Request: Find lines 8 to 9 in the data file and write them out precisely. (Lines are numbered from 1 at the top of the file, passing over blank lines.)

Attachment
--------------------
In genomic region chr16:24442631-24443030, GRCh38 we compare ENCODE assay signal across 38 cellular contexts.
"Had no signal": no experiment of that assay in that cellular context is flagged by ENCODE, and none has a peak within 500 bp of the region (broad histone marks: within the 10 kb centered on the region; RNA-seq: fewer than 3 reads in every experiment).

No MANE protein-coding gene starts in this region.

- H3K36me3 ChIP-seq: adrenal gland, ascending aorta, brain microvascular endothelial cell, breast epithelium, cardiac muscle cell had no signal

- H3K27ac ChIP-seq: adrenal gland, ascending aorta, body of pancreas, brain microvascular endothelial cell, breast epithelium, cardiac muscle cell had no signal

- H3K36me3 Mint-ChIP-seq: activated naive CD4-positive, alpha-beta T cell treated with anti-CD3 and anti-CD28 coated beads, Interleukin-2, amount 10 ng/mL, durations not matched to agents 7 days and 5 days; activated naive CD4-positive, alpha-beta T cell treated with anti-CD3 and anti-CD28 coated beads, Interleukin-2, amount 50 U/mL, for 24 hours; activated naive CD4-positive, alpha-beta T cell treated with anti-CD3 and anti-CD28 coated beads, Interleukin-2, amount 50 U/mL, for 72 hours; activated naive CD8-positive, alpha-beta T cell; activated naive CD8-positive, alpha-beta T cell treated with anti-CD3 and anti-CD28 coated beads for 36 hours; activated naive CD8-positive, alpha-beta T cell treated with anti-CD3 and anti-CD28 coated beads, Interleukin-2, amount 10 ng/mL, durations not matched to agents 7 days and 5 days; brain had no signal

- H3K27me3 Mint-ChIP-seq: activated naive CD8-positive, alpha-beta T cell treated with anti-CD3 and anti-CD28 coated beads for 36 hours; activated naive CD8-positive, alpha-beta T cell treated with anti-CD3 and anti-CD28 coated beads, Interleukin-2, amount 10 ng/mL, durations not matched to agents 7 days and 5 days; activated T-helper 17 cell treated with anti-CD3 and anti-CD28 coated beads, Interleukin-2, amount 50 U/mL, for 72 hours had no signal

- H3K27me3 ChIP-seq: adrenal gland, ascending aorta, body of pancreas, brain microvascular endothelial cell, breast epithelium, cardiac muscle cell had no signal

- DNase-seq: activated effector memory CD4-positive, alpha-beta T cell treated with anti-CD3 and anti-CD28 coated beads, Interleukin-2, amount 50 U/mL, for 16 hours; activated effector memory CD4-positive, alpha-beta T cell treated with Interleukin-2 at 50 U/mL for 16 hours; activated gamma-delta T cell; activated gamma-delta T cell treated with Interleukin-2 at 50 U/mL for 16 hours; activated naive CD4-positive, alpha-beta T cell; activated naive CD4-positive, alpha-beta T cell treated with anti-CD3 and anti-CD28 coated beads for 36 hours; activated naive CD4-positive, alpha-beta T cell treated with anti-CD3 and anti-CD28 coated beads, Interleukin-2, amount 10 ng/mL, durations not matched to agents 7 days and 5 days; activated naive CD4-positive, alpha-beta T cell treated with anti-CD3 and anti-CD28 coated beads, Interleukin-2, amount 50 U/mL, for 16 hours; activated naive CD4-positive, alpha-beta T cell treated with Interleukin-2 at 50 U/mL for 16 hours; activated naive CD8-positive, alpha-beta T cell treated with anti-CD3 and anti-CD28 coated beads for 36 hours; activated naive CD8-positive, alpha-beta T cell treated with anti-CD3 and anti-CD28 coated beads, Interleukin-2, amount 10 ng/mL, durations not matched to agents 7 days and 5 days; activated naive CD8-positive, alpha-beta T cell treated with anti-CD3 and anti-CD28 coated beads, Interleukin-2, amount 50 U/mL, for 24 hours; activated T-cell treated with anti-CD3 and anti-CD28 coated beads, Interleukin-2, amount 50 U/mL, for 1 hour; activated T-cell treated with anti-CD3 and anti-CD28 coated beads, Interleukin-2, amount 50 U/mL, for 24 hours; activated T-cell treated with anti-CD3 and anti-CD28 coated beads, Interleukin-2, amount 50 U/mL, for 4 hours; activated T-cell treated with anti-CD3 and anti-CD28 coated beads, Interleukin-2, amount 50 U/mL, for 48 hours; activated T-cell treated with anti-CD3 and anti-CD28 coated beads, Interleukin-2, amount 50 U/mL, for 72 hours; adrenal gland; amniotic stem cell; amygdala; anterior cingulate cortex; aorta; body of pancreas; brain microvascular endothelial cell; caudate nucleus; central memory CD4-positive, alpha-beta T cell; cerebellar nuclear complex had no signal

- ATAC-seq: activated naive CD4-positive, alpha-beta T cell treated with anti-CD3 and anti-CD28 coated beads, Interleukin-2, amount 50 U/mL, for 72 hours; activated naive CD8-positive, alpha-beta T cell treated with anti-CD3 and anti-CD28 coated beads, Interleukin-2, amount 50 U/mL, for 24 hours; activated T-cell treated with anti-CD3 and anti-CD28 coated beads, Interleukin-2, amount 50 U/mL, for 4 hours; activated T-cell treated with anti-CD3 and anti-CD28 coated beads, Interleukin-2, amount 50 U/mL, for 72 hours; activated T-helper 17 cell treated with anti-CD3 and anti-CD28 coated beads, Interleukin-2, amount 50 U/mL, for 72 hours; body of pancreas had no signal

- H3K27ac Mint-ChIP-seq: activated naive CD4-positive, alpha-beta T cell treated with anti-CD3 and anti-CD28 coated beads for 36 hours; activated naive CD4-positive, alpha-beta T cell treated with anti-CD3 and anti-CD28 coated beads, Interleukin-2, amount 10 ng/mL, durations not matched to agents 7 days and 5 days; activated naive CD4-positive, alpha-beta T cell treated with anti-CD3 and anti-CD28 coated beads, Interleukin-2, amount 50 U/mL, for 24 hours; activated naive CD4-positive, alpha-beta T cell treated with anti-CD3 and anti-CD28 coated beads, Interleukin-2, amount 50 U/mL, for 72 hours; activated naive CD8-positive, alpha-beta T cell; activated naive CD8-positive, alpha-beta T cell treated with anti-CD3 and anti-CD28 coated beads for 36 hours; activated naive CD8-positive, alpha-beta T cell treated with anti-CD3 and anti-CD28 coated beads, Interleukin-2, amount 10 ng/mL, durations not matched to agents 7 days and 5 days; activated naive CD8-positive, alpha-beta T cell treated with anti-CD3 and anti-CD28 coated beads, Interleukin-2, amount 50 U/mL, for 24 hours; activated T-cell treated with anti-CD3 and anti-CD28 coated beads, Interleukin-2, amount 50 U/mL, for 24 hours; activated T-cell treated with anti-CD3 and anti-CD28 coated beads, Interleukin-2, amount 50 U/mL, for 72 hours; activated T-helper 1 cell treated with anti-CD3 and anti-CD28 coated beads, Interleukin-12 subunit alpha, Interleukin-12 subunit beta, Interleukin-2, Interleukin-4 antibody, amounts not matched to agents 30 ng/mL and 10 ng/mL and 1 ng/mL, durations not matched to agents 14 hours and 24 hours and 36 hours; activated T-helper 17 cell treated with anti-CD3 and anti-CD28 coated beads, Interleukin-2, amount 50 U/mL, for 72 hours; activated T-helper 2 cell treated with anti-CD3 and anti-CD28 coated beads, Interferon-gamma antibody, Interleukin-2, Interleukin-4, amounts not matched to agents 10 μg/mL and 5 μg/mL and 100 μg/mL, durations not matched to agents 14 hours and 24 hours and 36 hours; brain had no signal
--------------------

- H3K27me3 ChIP-seq: adrenal gland, ascending aorta, body of pancreas, brain microvascular endothelial cell, breast epithelium, cardiac muscle cell had no signal

- DNase-seq: activated effector memory CD4-positive, alpha-beta T cell treated with anti-CD3 and anti-CD28 coated beads, Interleukin-2, amount 50 U/mL, for 16 hours; activated effector memory CD4-positive, alpha-beta T cell treated with Interleukin-2 at 50 U/mL for 16 hours; activated gamma-delta T cell; activated gamma-delta T cell treated with Interleukin-2 at 50 U/mL for 16 hours; activated naive CD4-positive, alpha-beta T cell; activated naive CD4-positive, alpha-beta T cell treated with anti-CD3 and anti-CD28 coated beads for 36 hours; activated naive CD4-positive, alpha-beta T cell treated with anti-CD3 and anti-CD28 coated beads, Interleukin-2, amount 10 ng/mL, durations not matched to agents 7 days and 5 days; activated naive CD4-positive, alpha-beta T cell treated with anti-CD3 and anti-CD28 coated beads, Interleukin-2, amount 50 U/mL, for 16 hours; activated naive CD4-positive, alpha-beta T cell treated with Interleukin-2 at 50 U/mL for 16 hours; activated naive CD8-positive, alpha-beta T cell treated with anti-CD3 and anti-CD28 coated beads for 36 hours; activated naive CD8-positive, alpha-beta T cell treated with anti-CD3 and anti-CD28 coated beads, Interleukin-2, amount 10 ng/mL, durations not matched to agents 7 days and 5 days; activated naive CD8-positive, alpha-beta T cell treated with anti-CD3 and anti-CD28 coated beads, Interleukin-2, amount 50 U/mL, for 24 hours; activated T-cell treated with anti-CD3 and anti-CD28 coated beads, Interleukin-2, amount 50 U/mL, for 1 hour; activated T-cell treated with anti-CD3 and anti-CD28 coated beads, Interleukin-2, amount 50 U/mL, for 24 hours; activated T-cell treated with anti-CD3 and anti-CD28 coated beads, Interleukin-2, amount 50 U/mL, for 4 hours; activated T-cell treated with anti-CD3 and anti-CD28 coated beads, Interleukin-2, amount 50 U/mL, for 48 hours; activated T-cell treated with anti-CD3 and anti-CD28 coated beads, Interleukin-2, amount 50 U/mL, for 72 hours; adrenal gland; amniotic stem cell; amygdala; anterior cingulate cortex; aorta; body of pancreas; brain microvascular endothelial cell; caudate nucleus; central memory CD4-positive, alpha-beta T cell; cerebellar nuclear complex had no signal